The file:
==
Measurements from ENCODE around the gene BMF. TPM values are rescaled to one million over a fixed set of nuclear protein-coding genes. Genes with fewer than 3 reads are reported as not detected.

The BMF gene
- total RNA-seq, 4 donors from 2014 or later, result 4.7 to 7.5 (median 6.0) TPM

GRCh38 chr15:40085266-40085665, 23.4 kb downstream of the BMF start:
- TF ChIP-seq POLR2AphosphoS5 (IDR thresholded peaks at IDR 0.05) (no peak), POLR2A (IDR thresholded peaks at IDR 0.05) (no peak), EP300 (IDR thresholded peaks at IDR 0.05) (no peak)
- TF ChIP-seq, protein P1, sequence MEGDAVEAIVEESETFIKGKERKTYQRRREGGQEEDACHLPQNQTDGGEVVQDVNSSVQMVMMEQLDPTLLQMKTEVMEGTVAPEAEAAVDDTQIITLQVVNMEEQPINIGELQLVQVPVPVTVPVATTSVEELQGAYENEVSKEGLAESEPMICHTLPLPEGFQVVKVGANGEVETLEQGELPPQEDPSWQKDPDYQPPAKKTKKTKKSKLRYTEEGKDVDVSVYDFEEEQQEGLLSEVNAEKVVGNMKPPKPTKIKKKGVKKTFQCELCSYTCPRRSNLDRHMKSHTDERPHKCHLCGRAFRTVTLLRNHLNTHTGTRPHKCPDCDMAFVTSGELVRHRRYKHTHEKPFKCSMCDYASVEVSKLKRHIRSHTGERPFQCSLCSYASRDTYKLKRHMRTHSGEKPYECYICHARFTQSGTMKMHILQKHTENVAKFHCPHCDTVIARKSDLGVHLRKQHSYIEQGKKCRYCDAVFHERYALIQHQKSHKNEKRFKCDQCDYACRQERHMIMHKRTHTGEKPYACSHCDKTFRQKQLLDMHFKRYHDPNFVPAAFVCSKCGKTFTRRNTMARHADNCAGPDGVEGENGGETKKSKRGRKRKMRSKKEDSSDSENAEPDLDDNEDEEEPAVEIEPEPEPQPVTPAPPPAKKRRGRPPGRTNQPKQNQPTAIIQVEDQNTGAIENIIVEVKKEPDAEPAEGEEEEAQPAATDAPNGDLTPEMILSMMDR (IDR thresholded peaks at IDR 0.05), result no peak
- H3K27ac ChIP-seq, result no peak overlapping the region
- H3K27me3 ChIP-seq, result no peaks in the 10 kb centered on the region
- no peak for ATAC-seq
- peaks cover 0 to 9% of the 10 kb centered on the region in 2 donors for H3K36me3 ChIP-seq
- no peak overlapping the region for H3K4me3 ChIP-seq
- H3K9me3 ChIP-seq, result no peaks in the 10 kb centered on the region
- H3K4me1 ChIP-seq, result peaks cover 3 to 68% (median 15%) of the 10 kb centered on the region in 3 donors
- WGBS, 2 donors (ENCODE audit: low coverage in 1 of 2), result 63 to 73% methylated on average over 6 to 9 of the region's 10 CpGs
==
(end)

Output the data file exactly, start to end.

Measurements from ENCODE around the gene BMF. TPM values are rescaled to one million over a fixed set of nuclear protein-coding genes. Genes with fewer than 3 reads are reported as not detected.

The BMF gene
- total RNA-seq, 4 donors from 2014 or later, result 4.7 to 7.5 (median 6.0) TPM

GRCh38 chr15:40085266-40085665, 23.4 kb downstream of the BMF start:
- TF ChIP-seq POLR2AphosphoS5 (IDR thresholded peaks at IDR 0.05) (no peak), POLR2A (IDR thresholded peaks at IDR 0.05) (no peak), EP300 (IDR thresholded peaks at IDR 0.05) (no peak)
- TF ChIP-seq, protein P1, sequence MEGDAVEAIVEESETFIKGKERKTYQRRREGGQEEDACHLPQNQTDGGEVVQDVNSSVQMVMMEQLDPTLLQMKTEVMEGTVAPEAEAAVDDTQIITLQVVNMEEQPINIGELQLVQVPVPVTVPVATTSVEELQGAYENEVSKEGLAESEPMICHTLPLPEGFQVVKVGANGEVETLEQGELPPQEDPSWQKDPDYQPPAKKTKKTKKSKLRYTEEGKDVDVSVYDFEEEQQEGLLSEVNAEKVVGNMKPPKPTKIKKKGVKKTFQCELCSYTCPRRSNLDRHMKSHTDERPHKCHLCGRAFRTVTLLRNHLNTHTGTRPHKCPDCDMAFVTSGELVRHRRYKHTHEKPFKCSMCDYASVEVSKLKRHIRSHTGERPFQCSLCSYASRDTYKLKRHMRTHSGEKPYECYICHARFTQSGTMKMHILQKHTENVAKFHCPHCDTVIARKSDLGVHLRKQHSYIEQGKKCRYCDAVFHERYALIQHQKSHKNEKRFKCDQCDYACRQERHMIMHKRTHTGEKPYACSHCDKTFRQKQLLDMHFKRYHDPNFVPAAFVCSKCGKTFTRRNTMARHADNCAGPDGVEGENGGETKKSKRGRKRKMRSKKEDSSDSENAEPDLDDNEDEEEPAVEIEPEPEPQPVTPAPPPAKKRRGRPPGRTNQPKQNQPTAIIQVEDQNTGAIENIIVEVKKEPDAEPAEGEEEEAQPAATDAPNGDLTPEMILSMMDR (IDR thresholded peaks at IDR 0.05), result no peak
- H3K27ac ChIP-seq, result no peak overlapping the region
- H3K27me3 ChIP-seq, result no peaks in the 10 kb centered on the region
- no peak for ATAC-seq
- peaks cover 0 to 9% of the 10 kb centered on the region in 2 donors for H3K36me3 ChIP-seq
- no peak overlapping the region for H3K4me3 ChIP-seq
- H3K9me3 ChIP-seq, result no peaks in the 10 kb centered on the region
- H3K4me1 ChIP-seq, result peaks cover 3 to 68% (median 15%) of the 10 kb centered on the region in 3 donors
- WGBS, 2 donors (ENCODE audit: low coverage in 1 of 2), result 63 to 73% methylated on average over 6 to 9 of the region's 10 CpGs